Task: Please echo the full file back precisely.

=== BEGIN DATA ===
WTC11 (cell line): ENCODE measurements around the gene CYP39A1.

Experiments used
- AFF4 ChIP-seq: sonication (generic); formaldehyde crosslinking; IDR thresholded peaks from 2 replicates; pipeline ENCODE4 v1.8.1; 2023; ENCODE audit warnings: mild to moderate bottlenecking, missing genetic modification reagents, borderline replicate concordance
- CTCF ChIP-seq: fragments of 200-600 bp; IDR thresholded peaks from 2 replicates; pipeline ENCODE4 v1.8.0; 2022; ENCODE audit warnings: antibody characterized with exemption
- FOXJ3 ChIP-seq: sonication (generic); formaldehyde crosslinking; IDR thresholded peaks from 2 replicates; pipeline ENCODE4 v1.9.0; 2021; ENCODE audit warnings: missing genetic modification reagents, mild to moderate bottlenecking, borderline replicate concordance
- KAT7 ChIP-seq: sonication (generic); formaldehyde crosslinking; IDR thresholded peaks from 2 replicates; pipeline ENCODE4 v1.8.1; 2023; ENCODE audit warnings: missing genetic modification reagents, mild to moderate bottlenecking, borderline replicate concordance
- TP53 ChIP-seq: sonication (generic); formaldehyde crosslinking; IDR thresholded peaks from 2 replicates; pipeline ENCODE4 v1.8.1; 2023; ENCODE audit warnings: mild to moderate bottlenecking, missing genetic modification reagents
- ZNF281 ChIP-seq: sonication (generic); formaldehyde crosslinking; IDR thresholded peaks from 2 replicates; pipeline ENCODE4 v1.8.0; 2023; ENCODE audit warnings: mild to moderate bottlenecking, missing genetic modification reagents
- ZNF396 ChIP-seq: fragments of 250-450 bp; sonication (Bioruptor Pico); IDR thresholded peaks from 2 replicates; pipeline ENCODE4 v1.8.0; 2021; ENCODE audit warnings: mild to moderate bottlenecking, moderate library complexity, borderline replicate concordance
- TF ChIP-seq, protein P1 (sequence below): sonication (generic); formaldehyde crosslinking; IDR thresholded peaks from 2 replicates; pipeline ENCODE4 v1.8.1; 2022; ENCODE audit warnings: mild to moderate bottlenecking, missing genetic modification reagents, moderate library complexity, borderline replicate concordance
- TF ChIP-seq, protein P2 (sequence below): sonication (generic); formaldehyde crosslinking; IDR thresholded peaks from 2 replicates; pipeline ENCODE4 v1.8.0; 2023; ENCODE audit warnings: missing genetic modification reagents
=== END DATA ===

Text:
WTC11 (cell line): ENCODE measurements around the gene CYP39A1.

Experiments used
- AFF4 ChIP-seq: sonication (generic); formaldehyde crosslinking; IDR thresholded peaks from 2 replicates; pipeline ENCODE4 v1.8.1; 2023; ENCODE audit warnings: mild to moderate bottlenecking, missing genetic modification reagents, borderline replicate concordance
- CTCF ChIP-seq: fragments of 200-600 bp; IDR thresholded peaks from 2 replicates; pipeline ENCODE4 v1.8.0; 2022; ENCODE audit warnings: antibody characterized with exemption
- FOXJ3 ChIP-seq: sonication (generic); formaldehyde crosslinking; IDR thresholded peaks from 2 replicates; pipeline ENCODE4 v1.9.0; 2021; ENCODE audit warnings: missing genetic modification reagents, mild to moderate bottlenecking, borderline replicate concordance
- KAT7 ChIP-seq: sonication (generic); formaldehyde crosslinking; IDR thresholded peaks from 2 replicates; pipeline ENCODE4 v1.8.1; 2023; ENCODE audit warnings: missing genetic modification reagents, mild to moderate bottlenecking, borderline replicate concordance
- TP53 ChIP-seq: sonication (generic); formaldehyde crosslinking; IDR thresholded peaks from 2 replicates; pipeline ENCODE4 v1.8.1; 2023; ENCODE audit warnings: mild to moderate bottlenecking, missing genetic modification reagents
- ZNF281 ChIP-seq: sonication (generic); formaldehyde crosslinking; IDR thresholded peaks from 2 replicates; pipeline ENCODE4 v1.8.0; 2023; ENCODE audit warnings: mild to moderate bottlenecking, missing genetic modification reagents
- ZNF396 ChIP-seq: fragments of 250-450 bp; sonication (Bioruptor Pico); IDR thresholded peaks from 2 replicates; pipeline ENCODE4 v1.8.0; 2021; ENCODE audit warnings: mild to moderate bottlenecking, moderate library complexity, borderline replicate concordance
- TF ChIP-seq, protein P1 (sequence below): sonication (generic); formaldehyde crosslinking; IDR thresholded peaks from 2 replicates; pipeline ENCODE4 v1.8.1; 2022; ENCODE audit warnings: mild to moderate bottlenecking, missing genetic modification reagents, moderate library complexity, borderline replicate concordance
- TF ChIP-seq, protein P2 (sequence below): sonication (generic); formaldehyde crosslinking; IDR thresholded peaks from 2 replicates; pipeline ENCODE4 v1.8.0; 2023; ENCODE audit warnings: missing genetic modification reagents